3. Sequence Processing: One element at a time, RNNs process sequential data, updating their hidden states iteratively and generating outputs at each time step. Sequences of any length can be fed into the network, and depending on the task at hand, RNNs can provide outputs of varying length. RNNs can handle sequences of different lengths, which makes them useful for applications like text production, sentiment analysis, and machine translation.

4. Vanishing Gradient Problem: Long-term dependency learning is hampered by RNNs' susceptibility to the vanishing gradient problem, in which gradients grow exponentially small during backpropagation through time (BPTT). Specialised RNN architectures, like Gated Recurrent Unit (GRU) networks and Long Short-Term Memory (LSTM) networks, have been created to address this problem. These structures have gating mechanisms that selectively regulate the information flow, making it easier for gradients to spread across lengthy sequences.

5. Training and Backpropagation Through Time (BPTT): The backpropagation through time (BPTT) technique, which is an extension of the backpropagation algorithm for feedforward neural networks, is commonly used to train RNNs. The network learns to minimize a loss function—which calculates the difference between expected and actual outputs—during training. In BPTT, the network is gradually unfurled into a directed acyclic graph (DAG), and gradients and weights are updated iteratively through the use of backpropagation.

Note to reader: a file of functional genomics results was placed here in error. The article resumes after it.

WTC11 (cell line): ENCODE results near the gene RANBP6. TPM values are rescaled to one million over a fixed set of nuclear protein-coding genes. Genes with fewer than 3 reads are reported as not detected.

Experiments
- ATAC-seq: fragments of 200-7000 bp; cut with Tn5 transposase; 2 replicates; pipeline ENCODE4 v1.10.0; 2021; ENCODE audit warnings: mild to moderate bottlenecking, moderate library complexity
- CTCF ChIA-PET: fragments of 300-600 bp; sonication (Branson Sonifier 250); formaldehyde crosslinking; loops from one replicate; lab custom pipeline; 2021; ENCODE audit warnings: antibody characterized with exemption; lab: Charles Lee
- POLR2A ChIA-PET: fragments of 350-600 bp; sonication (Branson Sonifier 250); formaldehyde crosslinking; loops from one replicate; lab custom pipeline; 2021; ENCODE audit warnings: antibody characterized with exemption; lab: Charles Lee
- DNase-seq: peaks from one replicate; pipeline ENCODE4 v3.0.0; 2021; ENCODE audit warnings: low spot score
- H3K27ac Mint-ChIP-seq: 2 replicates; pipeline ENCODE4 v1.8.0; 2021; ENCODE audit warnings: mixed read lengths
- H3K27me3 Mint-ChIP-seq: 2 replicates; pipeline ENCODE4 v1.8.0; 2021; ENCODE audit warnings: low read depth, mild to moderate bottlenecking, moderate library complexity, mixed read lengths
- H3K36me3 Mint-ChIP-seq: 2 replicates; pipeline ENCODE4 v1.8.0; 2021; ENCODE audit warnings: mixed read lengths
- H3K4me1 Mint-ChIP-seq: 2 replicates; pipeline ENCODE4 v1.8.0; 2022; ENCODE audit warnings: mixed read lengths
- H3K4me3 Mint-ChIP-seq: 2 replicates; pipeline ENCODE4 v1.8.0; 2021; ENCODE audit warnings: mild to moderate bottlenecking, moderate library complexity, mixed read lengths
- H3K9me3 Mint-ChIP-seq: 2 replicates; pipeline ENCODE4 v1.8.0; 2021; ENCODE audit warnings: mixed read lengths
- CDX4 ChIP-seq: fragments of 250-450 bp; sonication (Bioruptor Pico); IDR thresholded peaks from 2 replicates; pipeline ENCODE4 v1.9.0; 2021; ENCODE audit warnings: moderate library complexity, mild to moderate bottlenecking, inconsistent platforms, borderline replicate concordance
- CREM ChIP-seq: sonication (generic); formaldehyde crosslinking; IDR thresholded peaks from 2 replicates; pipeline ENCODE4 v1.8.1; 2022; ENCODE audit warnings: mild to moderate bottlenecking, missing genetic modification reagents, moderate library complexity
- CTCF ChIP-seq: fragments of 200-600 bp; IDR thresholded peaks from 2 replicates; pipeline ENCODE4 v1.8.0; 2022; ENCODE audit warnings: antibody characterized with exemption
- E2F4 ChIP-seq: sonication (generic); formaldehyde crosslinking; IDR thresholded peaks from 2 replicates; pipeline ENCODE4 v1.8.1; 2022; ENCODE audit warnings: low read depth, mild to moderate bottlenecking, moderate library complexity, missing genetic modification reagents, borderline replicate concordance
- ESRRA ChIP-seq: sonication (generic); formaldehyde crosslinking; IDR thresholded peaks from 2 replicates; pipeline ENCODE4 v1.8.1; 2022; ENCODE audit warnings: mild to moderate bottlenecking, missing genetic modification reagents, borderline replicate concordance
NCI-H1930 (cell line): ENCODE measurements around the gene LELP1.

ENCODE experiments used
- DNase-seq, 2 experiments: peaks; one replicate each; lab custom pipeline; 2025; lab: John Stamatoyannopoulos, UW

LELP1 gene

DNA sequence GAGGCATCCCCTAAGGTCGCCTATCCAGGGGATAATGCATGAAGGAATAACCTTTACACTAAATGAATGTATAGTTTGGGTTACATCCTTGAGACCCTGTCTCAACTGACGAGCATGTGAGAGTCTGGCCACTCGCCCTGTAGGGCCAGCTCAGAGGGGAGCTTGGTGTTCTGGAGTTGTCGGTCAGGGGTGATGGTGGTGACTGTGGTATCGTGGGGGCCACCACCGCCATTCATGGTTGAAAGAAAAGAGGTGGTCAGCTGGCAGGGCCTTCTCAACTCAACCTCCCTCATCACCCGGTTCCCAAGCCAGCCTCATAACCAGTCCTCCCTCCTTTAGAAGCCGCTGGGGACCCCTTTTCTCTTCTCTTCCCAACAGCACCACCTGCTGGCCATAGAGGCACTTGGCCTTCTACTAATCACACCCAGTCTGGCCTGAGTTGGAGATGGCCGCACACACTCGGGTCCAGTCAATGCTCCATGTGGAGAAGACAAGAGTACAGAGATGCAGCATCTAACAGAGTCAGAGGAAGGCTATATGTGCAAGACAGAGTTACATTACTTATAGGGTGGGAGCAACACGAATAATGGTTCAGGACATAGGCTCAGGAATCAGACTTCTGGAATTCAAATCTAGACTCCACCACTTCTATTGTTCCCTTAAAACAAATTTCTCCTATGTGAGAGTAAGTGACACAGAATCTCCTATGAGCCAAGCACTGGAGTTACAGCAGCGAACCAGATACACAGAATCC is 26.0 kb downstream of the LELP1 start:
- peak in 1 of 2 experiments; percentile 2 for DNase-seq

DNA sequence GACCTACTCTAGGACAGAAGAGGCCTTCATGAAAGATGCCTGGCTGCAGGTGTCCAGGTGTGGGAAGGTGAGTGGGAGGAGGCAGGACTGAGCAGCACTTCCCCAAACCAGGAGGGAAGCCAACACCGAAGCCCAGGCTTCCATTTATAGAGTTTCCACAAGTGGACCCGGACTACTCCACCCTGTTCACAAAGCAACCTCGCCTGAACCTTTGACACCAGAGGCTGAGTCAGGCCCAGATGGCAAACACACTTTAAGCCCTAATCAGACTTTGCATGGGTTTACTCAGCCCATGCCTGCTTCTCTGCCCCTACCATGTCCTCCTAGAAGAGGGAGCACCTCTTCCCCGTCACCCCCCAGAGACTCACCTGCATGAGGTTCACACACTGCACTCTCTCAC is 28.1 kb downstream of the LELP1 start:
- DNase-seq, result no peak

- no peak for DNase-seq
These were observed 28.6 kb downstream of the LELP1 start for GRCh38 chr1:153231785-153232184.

Long Short-Term Memory Networks (LSTM):

Long Short-Term Memory Networks

Recurrent neural networks (RNNs) have problems when it comes to learning and remembering long-term dependencies in sequential data. To address these issues, LSTMs, a specialised sort of RNN architecture, were created. In 1997, Jürgen Schmidhuber and Sepp Hochreiter, introduced LSTMs.

1. Memory Cells: LSTMs introduce a memory cell as the primary building block, allowing them to maintain long-term memory. The memory cell is responsible for storing information over extended time periods and selectively updating its content based on input and past information. The memory cell is regulated by three gates: the input gate, the forget gate, and the output gate.

2. Gates: Three different kinds of gates are used by LSTMs to control the information that enters and exits the memory cell: The input gate regulates how much fresh data should be added to the memory cell. The forget gate selects which data from the memory cell should be removed. The output gate controls how much data is sent to the network's output. Every gate uses sigmoid activation functions to generate an activation between 0 and 1 based on the inputs it receives, which include the current input, the prior concealed state, and maybe other context information. The amount of data that should pass through each gate is decided by these activations.

3. Cell State: Throughout the whole sequence, LSTMs preserve a distinct cell state in addition to the hidden state. The vanishing gradient issue that frequently befalls conventional RNNs is avoided by LSTMs thanks to the cell state, which enables them to store information over lengthy sequences. The input gate controls the selective addition of fresh data, the forget gate controls the removal of irrelevant data, and the output gate controls the exposure of pertinent data to the network's output. These processes update the cell state.

4. Activation Functions: LSTMs use various activation functions, including sigmoid and hyperbolic tangent (tanh), to control the flow of information and perform transformations on the input data and the cell state.

5. Training: LSTMs are trained using backpropagation through time (BPTT), an extension of the backpropagation algorithm for RNNs. During training, the network learns to minimise a loss function that measures the discrepancy between predicted and actual outputs. Gradients are computed using the chain rule and propagated backward through time, allowing the network to update its parameters (weights and biases) to improve performance.

Gated Recurrent Unit (GRU):